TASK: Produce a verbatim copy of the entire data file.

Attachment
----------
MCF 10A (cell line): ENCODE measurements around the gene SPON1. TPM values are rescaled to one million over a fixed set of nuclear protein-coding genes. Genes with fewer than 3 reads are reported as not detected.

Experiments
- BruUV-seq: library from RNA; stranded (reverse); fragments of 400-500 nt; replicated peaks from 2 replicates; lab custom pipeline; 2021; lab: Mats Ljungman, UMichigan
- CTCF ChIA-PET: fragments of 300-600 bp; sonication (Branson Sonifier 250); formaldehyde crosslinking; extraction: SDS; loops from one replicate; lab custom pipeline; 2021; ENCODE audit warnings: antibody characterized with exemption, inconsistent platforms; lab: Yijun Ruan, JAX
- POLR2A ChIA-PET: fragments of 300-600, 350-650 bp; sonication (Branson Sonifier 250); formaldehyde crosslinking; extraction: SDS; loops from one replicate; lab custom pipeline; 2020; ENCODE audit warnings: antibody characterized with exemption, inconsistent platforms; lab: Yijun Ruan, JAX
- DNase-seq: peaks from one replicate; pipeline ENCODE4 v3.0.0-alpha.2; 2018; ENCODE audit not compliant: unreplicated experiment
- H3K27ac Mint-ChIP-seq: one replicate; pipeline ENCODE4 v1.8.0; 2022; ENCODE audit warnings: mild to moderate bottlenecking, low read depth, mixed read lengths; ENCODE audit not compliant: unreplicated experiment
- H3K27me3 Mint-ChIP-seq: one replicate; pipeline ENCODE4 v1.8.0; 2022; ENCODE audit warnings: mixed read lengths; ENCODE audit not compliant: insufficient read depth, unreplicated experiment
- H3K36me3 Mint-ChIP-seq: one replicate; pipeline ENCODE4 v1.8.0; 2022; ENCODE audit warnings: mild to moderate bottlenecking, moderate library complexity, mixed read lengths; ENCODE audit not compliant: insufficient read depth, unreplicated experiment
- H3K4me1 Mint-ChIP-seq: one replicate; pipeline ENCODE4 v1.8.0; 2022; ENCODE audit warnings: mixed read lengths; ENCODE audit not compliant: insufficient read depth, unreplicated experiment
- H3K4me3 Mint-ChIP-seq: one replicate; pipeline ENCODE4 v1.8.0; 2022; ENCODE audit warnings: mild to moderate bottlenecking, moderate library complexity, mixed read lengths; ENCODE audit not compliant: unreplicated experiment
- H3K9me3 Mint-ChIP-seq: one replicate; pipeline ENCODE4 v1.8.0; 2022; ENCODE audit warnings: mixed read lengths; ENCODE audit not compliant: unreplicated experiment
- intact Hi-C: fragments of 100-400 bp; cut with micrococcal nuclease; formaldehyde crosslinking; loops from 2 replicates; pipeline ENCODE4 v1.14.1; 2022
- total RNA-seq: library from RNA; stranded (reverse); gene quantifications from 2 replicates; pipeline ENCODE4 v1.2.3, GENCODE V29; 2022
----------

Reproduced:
MCF 10A (cell line): ENCODE measurements around the gene SPON1. TPM values are rescaled to one million over a fixed set of nuclear protein-coding genes. Genes with fewer than 3 reads are reported as not detected.

Experiments
- BruUV-seq: library from RNA; stranded (reverse); fragments of 400-500 nt; replicated peaks from 2 replicates; lab custom pipeline; 2021; lab: Mats Ljungman, UMichigan
- CTCF ChIA-PET: fragments of 300-600 bp; sonication (Branson Sonifier 250); formaldehyde crosslinking; extraction: SDS; loops from one replicate; lab custom pipeline; 2021; ENCODE audit warnings: antibody characterized with exemption, inconsistent platforms; lab: Yijun Ruan, JAX
- POLR2A ChIA-PET: fragments of 300-600, 350-650 bp; sonication (Branson Sonifier 250); formaldehyde crosslinking; extraction: SDS; loops from one replicate; lab custom pipeline; 2020; ENCODE audit warnings: antibody characterized with exemption, inconsistent platforms; lab: Yijun Ruan, JAX
- DNase-seq: peaks from one replicate; pipeline ENCODE4 v3.0.0-alpha.2; 2018; ENCODE audit not compliant: unreplicated experiment
- H3K27ac Mint-ChIP-seq: one replicate; pipeline ENCODE4 v1.8.0; 2022; ENCODE audit warnings: mild to moderate bottlenecking, low read depth, mixed read lengths; ENCODE audit not compliant: unreplicated experiment
- H3K27me3 Mint-ChIP-seq: one replicate; pipeline ENCODE4 v1.8.0; 2022; ENCODE audit warnings: mixed read lengths; ENCODE audit not compliant: insufficient read depth, unreplicated experiment
- H3K36me3 Mint-ChIP-seq: one replicate; pipeline ENCODE4 v1.8.0; 2022; ENCODE audit warnings: mild to moderate bottlenecking, moderate library complexity, mixed read lengths; ENCODE audit not compliant: insufficient read depth, unreplicated experiment
- H3K4me1 Mint-ChIP-seq: one replicate; pipeline ENCODE4 v1.8.0; 2022; ENCODE audit warnings: mixed read lengths; ENCODE audit not compliant: insufficient read depth, unreplicated experiment
- H3K4me3 Mint-ChIP-seq: one replicate; pipeline ENCODE4 v1.8.0; 2022; ENCODE audit warnings: mild to moderate bottlenecking, moderate library complexity, mixed read lengths; ENCODE audit not compliant: unreplicated experiment
- H3K9me3 Mint-ChIP-seq: one replicate; pipeline ENCODE4 v1.8.0; 2022; ENCODE audit warnings: mixed read lengths; ENCODE audit not compliant: unreplicated experiment
- intact Hi-C: fragments of 100-400 bp; cut with micrococcal nuclease; formaldehyde crosslinking; loops from 2 replicates; pipeline ENCODE4 v1.14.1; 2022
- total RNA-seq: library from RNA; stranded (reverse); gene quantifications from 2 replicates; pipeline ENCODE4 v1.2.3, GENCODE V29; 2022